Every religion has different denominations, schools, or sects In Islam there is one primary division and parting of ways that can be traced back to the year 632, the year of Muhammad's death. It concerned the dispute over the legitimate successor to Muhammad, and it caused a great schism forming two primary groups-- the Sunni and the Shiites.

The Shiites believe that Muhammad also received divine revelation informing him that Ali, his cousin and son-in-law, would succeed him as caliph, or religious head of state. The Sunnis believe that Muhammad's father-in-law, Abu Bakr, was the legitimate successor and would be determined by consensual agreement among the community.

Looking at the entire Muslim population, at least 75% are Sunni, and approximately 20% are Shiite. In addition to the issue of succession, there are some practical differences among these groups. For example, certain customs are related to prayer, methods of dress including the hijab, and certain laws that pertain to temporary marriage.

But the most consistent difference, and perhaps the most difficult one to reconcile, is the Sunni-Shiite disagreement concerning the hadith, the Islamic tradition that refers to the actions, the sayings, approvals, and disapprovals of the prophet Muhammad.

One thing that all Muslim groups agree on, however, is the truth of the Koran and the importance of following the Five Pillars of Islam. The Five Pillars outline the duties and responsibilities that every Muslim must adhere to. The Five Pillars of Islam are the shahada, which is the profession of faith. The second one is the salah, which are prayers. Third one is zakat, which is almsgiving. The fourth is the sawm which is fasting during the month of Ramadan. And the fifth one is the hajj, which is a pilgrimage to Mecca. Pilgrimage to Mecca.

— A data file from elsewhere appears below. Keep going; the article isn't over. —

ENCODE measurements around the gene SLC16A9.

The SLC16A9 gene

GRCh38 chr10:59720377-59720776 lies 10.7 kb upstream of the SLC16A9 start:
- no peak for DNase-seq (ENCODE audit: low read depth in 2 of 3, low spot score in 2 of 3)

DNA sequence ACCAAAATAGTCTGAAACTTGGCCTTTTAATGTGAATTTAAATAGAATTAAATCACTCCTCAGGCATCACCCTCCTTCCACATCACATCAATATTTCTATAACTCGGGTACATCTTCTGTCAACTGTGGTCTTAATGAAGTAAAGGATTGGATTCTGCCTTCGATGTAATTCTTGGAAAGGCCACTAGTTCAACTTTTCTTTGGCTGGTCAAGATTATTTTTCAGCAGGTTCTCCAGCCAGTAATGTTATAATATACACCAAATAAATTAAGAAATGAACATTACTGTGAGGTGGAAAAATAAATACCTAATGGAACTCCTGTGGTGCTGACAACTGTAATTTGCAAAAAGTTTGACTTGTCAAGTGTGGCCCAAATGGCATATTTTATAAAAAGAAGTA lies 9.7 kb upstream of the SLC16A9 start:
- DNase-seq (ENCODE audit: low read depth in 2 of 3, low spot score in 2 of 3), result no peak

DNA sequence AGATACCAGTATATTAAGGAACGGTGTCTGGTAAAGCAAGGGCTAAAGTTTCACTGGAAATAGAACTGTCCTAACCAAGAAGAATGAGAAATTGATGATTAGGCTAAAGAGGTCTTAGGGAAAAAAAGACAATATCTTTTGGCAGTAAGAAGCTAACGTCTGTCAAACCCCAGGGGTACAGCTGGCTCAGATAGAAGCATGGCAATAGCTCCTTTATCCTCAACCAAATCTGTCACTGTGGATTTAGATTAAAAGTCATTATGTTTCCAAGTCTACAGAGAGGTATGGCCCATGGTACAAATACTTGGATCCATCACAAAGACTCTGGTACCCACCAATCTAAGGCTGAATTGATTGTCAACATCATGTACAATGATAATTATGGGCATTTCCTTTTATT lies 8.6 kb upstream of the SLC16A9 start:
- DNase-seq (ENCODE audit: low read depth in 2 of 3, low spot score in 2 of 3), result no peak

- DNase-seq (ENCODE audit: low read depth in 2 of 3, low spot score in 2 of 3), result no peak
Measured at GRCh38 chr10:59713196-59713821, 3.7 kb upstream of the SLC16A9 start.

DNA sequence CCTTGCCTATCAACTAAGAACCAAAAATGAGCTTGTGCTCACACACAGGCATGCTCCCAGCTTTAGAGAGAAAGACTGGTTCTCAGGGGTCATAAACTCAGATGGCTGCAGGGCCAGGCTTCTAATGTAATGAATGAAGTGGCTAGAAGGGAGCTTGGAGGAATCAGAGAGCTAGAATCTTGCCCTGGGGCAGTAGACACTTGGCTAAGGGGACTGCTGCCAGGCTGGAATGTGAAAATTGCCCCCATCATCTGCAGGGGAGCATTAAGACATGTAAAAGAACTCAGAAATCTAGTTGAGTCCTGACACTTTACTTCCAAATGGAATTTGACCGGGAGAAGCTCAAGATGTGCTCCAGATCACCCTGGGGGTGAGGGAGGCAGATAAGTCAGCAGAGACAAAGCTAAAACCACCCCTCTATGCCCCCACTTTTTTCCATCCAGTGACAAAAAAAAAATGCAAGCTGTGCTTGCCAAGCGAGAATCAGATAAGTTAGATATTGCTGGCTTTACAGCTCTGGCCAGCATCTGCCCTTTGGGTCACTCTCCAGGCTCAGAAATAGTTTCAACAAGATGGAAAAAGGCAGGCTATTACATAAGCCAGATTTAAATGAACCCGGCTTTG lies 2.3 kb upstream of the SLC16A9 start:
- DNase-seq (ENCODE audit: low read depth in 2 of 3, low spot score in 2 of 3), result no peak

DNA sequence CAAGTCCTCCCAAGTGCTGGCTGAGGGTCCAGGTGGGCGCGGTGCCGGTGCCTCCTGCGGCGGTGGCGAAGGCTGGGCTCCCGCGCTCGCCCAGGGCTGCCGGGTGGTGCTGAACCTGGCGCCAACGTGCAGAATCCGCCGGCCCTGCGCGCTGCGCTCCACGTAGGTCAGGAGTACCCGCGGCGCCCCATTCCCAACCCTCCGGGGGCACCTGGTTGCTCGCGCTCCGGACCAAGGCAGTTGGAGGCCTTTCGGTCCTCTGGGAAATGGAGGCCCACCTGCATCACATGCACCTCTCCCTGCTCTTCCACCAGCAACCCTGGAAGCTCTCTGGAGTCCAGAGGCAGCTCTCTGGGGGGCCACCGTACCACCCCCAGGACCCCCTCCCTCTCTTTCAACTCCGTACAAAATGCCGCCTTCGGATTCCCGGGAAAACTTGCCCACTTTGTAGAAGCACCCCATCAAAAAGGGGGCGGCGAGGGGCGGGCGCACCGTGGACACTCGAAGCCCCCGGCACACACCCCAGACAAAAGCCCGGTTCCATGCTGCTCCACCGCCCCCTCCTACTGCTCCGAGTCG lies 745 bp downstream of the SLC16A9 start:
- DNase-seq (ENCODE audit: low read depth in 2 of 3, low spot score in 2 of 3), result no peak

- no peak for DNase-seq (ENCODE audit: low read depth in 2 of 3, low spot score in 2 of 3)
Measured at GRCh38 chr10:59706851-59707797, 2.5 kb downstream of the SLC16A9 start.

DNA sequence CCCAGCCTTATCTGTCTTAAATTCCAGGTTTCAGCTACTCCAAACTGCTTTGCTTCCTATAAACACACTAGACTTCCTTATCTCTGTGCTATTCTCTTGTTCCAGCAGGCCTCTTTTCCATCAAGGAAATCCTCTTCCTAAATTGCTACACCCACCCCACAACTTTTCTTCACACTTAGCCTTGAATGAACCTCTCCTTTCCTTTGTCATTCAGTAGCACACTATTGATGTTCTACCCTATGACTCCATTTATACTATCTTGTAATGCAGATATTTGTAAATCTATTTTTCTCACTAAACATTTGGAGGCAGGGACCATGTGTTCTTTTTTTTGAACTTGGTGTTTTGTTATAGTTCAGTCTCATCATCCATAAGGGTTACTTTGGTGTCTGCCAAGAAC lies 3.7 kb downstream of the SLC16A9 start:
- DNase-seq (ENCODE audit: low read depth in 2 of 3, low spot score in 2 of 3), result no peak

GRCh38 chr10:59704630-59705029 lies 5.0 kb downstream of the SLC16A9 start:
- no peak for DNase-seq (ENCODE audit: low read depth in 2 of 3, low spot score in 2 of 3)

The Five Pillars allow one to live a life devoted to Allah, and therefore progress to a state of greater spiritual purification. Each of these pillars supports that process. The first one is the ground of the faith. One must profess one's wholehearted belief in the truth of the oneness of Allah, the truth of the Koran, and the truth of Muhammad, God's seal of the prophets.

The second pillar, salah, is daily prayer, and it has many different interpretations among different Muslim groups. But generally, daily prayer is obligatory. Any belief in Allah cannot be supported without practice, and daily prayer is the most direct and demonstrable way to do so. One who doesn't might be considered a non-believer at worst and a sinner at best.